The birthday present. Created for an American collector to mark Aston’s centenary, this DB9 is part of a soon-to-be-completed Zagato trilogy. Words Mark Dixon. Photography Dirk De Jager.
2013 Aston Martin Centennial DB9 Spyder Concept by Zagato
You don’t need to know a lot about design to be struck by its line. If you’re a Catholic, it’s one of the five proofs of the existence of God – man’s ability to recognise beauty when he knows nothing of what he’s looking at. Like when we look at women… And horses…’
There’s a twinkle in the eye of Peter Read, the California-based car collector with a passion for Aston Martins, as he tries to explain his affection for the brand, and in particular for the progeny that result from the union of Aston Martin and Zagato. It’s a relationship that he has had a major part in rekindling, having been the driving force behind the DB7 Zagato of the early 2000s, and now this one-off DB9 Spyder. You won’t be surprised to learn that he has a DB4 GT Zagato in his garage, too.
‘It was the DB7 that brought me into contact with Andrea Zagato,’ says Peter. ‘The company was looking for a financial backer, and together we created a one-off car called Georgia. We took it to the Paris motor show and sold 100 of them, before we’d built a single further example.
‘I brought Georgia to the United States – with some difficulty, because it’s right-hand drive and hadn’t been Federalised – and put it in a box with a letter to my grandson, to be opened on my 100th birthday in 2042. Andrea and I also created a book called In the State of Awe, which was so titled because, when you see a car like this, it’s kind of a heavenly experience.’
The DB9 Spyder Zagato Centennial – to give it its official title, Zagato having chosen the ‘y’ option in the vexed question of whether it’s a Spider or a Spyder – is, says Peter, a direct continuation of the DB7 theme. The style is deliberately retro, most evidently in the way the headlights are old-school circular items flanking the front grille, rather like the original William Towns-designed DBS of the late ’60s.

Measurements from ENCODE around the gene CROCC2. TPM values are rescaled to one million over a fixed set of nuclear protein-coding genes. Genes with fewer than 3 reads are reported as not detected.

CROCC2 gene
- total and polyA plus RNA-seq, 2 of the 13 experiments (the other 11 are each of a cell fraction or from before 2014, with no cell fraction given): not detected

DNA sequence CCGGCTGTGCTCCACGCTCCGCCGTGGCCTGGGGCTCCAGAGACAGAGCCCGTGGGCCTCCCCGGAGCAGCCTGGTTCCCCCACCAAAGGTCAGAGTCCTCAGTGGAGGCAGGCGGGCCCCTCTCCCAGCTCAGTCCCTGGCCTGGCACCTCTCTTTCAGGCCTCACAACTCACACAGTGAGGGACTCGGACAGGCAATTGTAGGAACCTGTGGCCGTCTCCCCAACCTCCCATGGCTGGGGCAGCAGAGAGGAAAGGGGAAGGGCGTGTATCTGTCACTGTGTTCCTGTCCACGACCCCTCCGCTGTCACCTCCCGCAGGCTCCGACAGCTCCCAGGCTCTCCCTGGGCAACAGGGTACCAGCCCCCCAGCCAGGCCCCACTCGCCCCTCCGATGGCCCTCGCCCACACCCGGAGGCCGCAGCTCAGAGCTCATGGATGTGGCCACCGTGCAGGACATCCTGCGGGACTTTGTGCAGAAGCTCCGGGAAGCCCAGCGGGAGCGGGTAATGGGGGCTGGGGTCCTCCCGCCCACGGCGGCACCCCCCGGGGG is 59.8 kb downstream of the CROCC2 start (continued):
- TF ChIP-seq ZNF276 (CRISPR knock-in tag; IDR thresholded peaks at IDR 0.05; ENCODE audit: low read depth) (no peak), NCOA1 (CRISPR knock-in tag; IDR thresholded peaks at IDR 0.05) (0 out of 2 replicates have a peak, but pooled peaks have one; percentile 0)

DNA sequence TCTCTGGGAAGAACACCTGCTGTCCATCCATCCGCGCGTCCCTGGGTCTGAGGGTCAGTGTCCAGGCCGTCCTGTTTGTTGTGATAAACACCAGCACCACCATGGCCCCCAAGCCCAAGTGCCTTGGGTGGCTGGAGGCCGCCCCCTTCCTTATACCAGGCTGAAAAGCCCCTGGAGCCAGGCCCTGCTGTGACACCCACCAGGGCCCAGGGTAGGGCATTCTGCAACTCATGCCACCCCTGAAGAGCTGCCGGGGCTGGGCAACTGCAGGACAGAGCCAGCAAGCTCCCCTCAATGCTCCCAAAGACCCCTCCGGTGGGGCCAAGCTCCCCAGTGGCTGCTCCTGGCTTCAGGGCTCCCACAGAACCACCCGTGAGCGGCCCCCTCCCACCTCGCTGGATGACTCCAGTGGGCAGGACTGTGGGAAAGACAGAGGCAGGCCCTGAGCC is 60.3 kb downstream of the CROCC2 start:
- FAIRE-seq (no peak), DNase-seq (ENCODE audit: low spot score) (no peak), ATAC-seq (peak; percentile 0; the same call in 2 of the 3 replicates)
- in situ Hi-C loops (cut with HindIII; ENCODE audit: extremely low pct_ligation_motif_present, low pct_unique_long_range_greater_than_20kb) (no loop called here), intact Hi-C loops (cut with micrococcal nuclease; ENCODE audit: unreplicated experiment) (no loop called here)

The official Zagato press release contains the usual blurb about ‘merging Aston Martin’s and Zagato’s DNA by combining the elegance of design, typical of Zagato, with the soul, power and prestige of Aston Martin’ but Andrea Zagato, speaking to Vantage on the phone from his office in Milan, cuts to the chase about why the car looks the way it does.
‘We wanted to recall the big Astons of the 1980s,’ he says. ‘If you put the headlights in the front grille, rather than fair them into the bonnet, it makes the front of the car appear longer and gives it extra presence.’
And he’s right – the more you look at the Spyder, the more it reminds you of the John Heffeman/Ken Greenley-designed Virage of the late 1980s. There’s that same muscular stance, the same elevated haunches, a similar rising line running straight from nose to tail. The new car has considerable presence but it avoids the heaviness that characterises the Virage, a car that now seems as much of its time as red braces and brick-sized mobile telephones.
Design houses today have much less freedom than they did in, say, the 1950s and ’60s, with key features such as the position of lights and the windscreen rake having to remain exactly the same as on the factory-bodied original. That’s a real challenge for companies such as Zagato, who use expensive computer modelling equipment to push the envelope while keeping the legislators happy. Like many design houses, Zagato has an impressive digital gallery where clients can see computer-generated images of a proposed design, which are viewable from any angle and set against photo-realistic backdrops that reflect convincingly in the ‘virtual’ paint.
While it must sometimes feel terribly confining for the design house stylists, who are obliged to make their creations overlay a blueprint drawn up by someone else, sticking to the letter of the law is vital because it means there’ll be no subsequent problem in registering the rebodied vehicle for use on the road. Following his experience with the DB7 Zagato prototype Georgia, Peter Read was taking no chances when it came to commissioning his DB9 Spyder from Zagato.
‘What I like about the car is that we built it to be used,’ he states. ‘It has all the original safety features and it’s allowed into California because we bought the DB9 here and then shipped it to Europe to have an Italian suit fitted. That was always the idea – Italian style and fineness of line married to British engineering, its power and strength.’
Working with Peter’s DB9 Volante donor car, it took Zagato about a year to create the Spyder, from initial sketches to finished vehicle. Its weight is quoted as being the same as the Volante’s – it has to be, to satisfy the lawmakers – and the running gear and bodily underpinnings are completely standard. So, to all intents and purposes, it drives exactly like a regular Volante.